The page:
Since my website went live in 2012, I’ve received calls and e-mails from people all over the world, from New York to San Diego, from Canada to Israel, and from England to Brooklyn. (Yes, Brooklyn, can you believe it?!?) Some people come for advice, some visit for support, and some offer business opportunities and ideas for future activities. Each person, however, shares the same goal: to maximize their God-given potential, and to better serve Hashem through optimal health.
It was in this vein, then, that I was sent a book a couple of months ago by Linda Hoffman in Dallas, Texas, titled Parsha and Yoga: Lessons from the Weekly Parsha and Yoga. Linda thought I might be interested in checking it out.
At first glance, when Linda initially reached out to me, I must admit that I thought it was a joke (sorry, Linda); I mean parsha and yoga? Seriously? What does one have to do with the other? I had images in my mind of reciting the psukim in the sedra while straining fiercely in Downward Dog or being contorted in some other tortuous pose. But I’m a big believer in extolling virtues or denigrating faults only after the person or item has been given an opportunity to plead its case; I never proclaim a book is a waste of paper… at least not until after I’ve read it. Anyway, so I was willing to give this book a chance, and I’m glad I did.
The premise of the book is actually quite simple. In Linda’s own words, “we need to protect and care for our body so that we can learn and develop to our highest abilities. We develop our soul by becoming the best “me” that we can be using the tools of the mind and the body that were given to us.”
Having studied yoga for more than 20 years, Linda shares different facets of her art, stating that “yoga is a routine for physical, mental, emotional, and spiritual health; we discover ourselves on all these levels through yoga practice. Yoga enhances the way we live with wisdom, insight, discernment, mindfulness, and acceptance.” Linda also compares the study of yoga with the study of Torah: “Just as we understand Torah at the level of learning we have reached, so we practice our yoga at the level of flexibility and strength of our body.”
The book’s structure comprises short 5-10 minute easy-to-read synopses of each weekly parsha, intertwined with Linda’s own thoughts, as well as various mefarshim and insights. An illustrated simple yoga move with explanatory text can then be found at the end of each parsha outline.
According to Linda, the book is primarily marketed to mid- to late-age women who are less observant, early-stage baalei teshuva, and Reform and Conservative Jews who are interested in incorporating some exercise into their lifestyles. Having said that, however, she tells me that she’s received good responses from people across the “frumkite board,” and, having read the book myself, I see no reason why that shouldn’t be the case.
I found the book to be accessible and fun to read. I found myself strongly agreeing with many of the points that were made, and look forward to practicing much of the advice that was imparted. In fact, in many instances I wished the key points were further elaborated upon, but understand that the author wished to keep each section brief. The summaries of each parsha are concise and colorfully written, mixing biblical narrative with midrashic tales. The yoga poses are well described and illustrated, and are suitable for the beginner; more seasoned yogis, however, may crave more challenging positions. Although there are one or two factual inaccuracies throughout the book, it’s generally well presented and edited.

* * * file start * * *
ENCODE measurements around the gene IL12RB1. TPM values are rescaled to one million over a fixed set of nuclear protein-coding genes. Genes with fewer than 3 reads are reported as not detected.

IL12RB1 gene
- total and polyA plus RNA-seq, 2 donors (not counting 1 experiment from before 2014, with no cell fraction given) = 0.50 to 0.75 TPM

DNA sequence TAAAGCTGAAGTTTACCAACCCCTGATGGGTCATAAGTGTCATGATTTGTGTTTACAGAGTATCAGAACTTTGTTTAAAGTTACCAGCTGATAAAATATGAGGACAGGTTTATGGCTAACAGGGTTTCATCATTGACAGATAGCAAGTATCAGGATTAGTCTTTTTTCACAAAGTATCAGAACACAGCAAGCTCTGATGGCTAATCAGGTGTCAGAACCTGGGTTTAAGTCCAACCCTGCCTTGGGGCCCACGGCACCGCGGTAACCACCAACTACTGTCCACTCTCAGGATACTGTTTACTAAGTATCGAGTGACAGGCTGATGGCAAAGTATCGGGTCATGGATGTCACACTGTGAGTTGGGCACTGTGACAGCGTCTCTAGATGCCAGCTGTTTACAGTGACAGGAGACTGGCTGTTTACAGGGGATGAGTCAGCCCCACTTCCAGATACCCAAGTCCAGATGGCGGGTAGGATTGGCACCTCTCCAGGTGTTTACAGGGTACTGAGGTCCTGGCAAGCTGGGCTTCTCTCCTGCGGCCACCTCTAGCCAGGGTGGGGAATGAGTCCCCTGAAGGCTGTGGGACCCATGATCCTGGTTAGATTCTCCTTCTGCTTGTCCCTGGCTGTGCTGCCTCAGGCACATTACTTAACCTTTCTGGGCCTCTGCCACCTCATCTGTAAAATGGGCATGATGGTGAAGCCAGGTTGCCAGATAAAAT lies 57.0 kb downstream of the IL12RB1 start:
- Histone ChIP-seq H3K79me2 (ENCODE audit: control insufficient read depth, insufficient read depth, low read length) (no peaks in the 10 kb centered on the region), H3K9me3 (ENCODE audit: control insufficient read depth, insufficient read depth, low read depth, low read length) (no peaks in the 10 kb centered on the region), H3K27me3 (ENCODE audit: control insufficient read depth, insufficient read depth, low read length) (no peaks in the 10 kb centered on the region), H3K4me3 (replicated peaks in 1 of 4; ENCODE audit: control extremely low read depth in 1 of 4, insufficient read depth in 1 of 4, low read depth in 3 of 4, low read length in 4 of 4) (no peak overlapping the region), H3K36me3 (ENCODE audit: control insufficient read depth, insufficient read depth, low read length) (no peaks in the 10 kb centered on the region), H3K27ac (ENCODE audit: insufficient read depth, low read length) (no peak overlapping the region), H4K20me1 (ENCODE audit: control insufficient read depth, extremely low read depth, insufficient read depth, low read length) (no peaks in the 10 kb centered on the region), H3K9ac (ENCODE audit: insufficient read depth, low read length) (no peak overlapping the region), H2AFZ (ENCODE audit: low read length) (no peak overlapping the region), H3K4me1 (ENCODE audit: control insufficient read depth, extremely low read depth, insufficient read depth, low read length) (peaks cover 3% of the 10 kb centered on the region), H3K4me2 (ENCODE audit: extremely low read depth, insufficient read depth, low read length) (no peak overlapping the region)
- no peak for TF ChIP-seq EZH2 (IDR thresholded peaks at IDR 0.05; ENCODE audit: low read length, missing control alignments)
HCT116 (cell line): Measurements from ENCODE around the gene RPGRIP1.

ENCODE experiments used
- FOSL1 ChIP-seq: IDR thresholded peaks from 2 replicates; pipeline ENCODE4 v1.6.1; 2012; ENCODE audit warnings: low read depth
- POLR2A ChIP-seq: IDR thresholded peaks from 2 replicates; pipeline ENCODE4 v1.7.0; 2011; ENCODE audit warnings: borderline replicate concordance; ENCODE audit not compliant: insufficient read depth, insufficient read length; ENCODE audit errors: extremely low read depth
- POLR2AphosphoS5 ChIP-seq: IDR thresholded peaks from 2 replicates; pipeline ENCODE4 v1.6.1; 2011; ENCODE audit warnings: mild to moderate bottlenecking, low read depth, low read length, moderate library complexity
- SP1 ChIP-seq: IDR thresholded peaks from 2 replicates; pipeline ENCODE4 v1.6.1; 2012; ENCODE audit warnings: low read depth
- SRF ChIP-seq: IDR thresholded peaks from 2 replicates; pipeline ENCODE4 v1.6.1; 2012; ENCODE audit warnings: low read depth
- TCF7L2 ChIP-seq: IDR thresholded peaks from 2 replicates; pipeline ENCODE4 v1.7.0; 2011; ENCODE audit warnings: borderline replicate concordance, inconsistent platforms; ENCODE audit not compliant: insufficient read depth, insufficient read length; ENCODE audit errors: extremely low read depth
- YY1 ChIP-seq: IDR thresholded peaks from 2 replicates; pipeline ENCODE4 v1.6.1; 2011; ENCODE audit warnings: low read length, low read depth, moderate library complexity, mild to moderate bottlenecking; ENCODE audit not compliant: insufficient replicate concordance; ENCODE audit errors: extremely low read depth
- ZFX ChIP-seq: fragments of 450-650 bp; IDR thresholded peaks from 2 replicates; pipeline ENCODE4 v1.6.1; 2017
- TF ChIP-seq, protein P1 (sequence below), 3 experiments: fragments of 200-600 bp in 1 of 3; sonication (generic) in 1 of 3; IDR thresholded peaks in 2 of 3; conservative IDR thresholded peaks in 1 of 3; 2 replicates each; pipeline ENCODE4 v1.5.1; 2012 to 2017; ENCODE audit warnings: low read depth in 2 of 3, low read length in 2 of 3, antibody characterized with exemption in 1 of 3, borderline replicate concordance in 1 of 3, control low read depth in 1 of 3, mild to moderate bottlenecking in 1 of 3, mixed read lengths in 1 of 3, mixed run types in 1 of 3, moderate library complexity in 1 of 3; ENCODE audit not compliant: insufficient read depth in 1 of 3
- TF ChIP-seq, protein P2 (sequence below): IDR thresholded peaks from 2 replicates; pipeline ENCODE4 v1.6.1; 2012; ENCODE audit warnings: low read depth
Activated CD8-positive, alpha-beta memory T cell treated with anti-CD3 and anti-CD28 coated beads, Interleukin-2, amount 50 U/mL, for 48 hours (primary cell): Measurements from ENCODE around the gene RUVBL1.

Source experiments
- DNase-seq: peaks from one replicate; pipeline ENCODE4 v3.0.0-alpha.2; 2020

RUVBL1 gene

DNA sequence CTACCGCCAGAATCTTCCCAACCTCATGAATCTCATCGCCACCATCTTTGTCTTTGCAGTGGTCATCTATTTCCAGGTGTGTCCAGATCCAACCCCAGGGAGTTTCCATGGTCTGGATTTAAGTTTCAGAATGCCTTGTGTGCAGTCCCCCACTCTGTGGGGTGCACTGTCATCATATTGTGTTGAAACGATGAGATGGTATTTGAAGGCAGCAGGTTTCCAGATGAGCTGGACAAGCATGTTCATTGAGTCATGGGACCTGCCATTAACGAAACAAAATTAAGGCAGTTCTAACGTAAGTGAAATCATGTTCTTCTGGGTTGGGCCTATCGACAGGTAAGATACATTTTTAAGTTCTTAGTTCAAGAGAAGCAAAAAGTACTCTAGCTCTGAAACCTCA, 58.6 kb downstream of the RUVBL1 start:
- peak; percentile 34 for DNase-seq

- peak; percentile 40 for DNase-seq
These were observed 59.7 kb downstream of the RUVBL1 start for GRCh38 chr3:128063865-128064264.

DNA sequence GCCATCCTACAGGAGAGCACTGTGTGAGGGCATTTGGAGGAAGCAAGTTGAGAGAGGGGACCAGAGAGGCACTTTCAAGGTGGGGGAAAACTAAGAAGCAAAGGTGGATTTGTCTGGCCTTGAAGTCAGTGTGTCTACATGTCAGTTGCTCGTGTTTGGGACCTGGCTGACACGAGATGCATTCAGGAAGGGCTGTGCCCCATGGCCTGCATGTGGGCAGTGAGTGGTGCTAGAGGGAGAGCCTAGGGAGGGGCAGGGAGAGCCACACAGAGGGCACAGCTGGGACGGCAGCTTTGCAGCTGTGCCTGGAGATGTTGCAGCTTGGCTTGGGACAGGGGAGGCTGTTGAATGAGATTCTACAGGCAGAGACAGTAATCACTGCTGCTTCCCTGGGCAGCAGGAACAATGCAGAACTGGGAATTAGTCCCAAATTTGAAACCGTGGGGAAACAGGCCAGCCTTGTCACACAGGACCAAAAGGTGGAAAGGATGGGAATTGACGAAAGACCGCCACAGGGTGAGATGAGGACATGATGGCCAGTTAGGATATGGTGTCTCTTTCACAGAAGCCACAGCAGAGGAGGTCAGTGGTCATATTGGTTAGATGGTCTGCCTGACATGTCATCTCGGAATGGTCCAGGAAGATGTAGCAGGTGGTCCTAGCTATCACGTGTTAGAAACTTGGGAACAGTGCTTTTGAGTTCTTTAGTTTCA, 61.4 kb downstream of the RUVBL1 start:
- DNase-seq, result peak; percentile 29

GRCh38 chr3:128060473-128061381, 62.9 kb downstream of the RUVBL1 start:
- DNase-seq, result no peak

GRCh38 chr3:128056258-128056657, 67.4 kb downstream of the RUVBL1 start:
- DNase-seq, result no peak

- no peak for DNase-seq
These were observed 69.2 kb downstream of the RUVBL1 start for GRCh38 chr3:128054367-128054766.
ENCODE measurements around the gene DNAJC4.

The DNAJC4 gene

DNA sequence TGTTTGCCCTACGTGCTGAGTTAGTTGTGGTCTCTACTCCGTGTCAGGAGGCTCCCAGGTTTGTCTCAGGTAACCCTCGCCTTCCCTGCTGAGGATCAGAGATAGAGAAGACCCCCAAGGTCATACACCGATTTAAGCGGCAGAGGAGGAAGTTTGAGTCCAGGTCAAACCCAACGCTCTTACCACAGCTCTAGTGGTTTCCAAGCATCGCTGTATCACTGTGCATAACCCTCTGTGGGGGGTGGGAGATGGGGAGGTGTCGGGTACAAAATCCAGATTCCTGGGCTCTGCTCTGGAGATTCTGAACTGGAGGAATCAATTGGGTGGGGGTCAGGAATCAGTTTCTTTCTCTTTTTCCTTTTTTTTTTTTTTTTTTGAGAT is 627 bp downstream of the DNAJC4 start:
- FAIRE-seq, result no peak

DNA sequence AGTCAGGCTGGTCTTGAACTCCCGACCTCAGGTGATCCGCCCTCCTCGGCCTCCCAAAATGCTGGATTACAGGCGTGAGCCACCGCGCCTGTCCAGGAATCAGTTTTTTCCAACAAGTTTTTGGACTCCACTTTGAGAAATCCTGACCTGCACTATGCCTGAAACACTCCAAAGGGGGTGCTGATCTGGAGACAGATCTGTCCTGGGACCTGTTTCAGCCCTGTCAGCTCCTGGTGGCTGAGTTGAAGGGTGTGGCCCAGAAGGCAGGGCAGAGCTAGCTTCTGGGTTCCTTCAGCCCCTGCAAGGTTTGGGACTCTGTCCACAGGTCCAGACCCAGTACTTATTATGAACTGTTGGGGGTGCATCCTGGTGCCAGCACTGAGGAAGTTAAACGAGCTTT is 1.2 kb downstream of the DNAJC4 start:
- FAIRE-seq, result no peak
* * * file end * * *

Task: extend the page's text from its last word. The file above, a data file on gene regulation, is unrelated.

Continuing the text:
Personally, rather than exclusively surrounding myself with points of view and hashkafot that I already agree with—thereby bolstering my own ego and ingrained mindset—I try to expose myself to a wide range of attitudes and beliefs outside my comfort zone. Yes, this has the potential to be somewhat detrimental at times, but I believe that is how we grow best—when we’re challenged, physically, intellectually, and spiritually. Reading this book reminded me of how true this notion is. Rather than dismissing this publication as something “not for me,” there were indeed pearls of wisdom buried within its pages.
In her introduction, Linda states that “our mind, our body, and our soul are encompassed in one entity. Our life goal is to be the best “one” that we can be using all of our qualities.” Speaking more broadly, I would add that we, our Nation, should cumulatively strive to be the best “one” that we can be. Each neshama is a conduit from and to Hashem; each has something to offer.
Parsha and yoga? Yes, even parsha and yoga. More often than not, if you don’t see Hashem’s connections in everything around us, the problem isn’t that the dots can’t be joined; it’s more likely that you’re missing some dots in the first place. The key is finding ways to discern and discover the countless dots in this beautiful world.
In describing yoga and its connection to the Torah, Linda writes, “we practice mastery over the physical for the benefit of the mind”… Beautiful… I couldn’t have said it better myself.
Chemmie Sokolic is an ACSM-certified Personal Trainer, and owner of Frum & Fit LLC. Chemmie can be reached at [email protected]. Visit www.FrumandFit.com or www.Facebook.com/FrumandFit for more information.
By Chemmie Sokolic